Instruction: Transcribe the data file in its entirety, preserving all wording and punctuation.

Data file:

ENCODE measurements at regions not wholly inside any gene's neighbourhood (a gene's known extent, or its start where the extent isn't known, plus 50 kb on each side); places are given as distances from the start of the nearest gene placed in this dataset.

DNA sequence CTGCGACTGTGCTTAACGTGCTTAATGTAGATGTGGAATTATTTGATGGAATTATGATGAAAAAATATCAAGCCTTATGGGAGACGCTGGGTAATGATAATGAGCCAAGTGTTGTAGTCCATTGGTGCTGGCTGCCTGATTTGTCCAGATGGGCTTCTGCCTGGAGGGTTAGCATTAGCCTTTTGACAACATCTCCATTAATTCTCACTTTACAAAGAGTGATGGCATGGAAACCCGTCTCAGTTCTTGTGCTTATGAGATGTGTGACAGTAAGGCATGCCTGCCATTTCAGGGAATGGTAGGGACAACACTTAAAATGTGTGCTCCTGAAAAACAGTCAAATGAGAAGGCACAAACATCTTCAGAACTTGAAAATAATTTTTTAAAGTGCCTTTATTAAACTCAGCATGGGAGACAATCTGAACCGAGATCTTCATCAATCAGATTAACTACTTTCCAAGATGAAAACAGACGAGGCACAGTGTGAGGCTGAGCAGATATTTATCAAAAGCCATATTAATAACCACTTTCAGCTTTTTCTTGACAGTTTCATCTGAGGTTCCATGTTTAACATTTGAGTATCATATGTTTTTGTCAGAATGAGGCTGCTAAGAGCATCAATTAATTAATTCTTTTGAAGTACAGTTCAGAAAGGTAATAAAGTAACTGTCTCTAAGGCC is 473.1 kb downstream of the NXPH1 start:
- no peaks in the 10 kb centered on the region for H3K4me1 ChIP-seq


ENCODE measurements at regions not wholly inside any gene's neighbourhood (a gene's known extent, or its start where the extent isn't known, plus 50 kb on each side); places are given as distances from the start of the nearest gene placed in this dataset.

DNA sequence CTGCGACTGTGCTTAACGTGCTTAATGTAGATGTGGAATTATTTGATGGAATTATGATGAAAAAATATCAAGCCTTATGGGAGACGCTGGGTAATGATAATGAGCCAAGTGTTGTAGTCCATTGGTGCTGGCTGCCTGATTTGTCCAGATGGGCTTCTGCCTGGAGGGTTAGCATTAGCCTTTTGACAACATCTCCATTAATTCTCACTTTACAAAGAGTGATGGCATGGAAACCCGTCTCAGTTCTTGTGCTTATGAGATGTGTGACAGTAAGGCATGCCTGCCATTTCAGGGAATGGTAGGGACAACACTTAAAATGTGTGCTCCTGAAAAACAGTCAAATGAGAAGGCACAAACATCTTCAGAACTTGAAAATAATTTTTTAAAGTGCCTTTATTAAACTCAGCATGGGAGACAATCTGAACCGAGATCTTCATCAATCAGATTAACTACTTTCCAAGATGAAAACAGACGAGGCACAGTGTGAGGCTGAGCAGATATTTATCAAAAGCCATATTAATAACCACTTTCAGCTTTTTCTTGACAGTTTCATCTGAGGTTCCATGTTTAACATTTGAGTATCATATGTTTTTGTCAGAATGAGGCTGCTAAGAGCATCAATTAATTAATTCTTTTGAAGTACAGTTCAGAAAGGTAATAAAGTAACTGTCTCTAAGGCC is 473.1 kb downstream of the NXPH1 start:
- no peaks in the 10 kb centered on the region for H3K4me1 ChIP-seq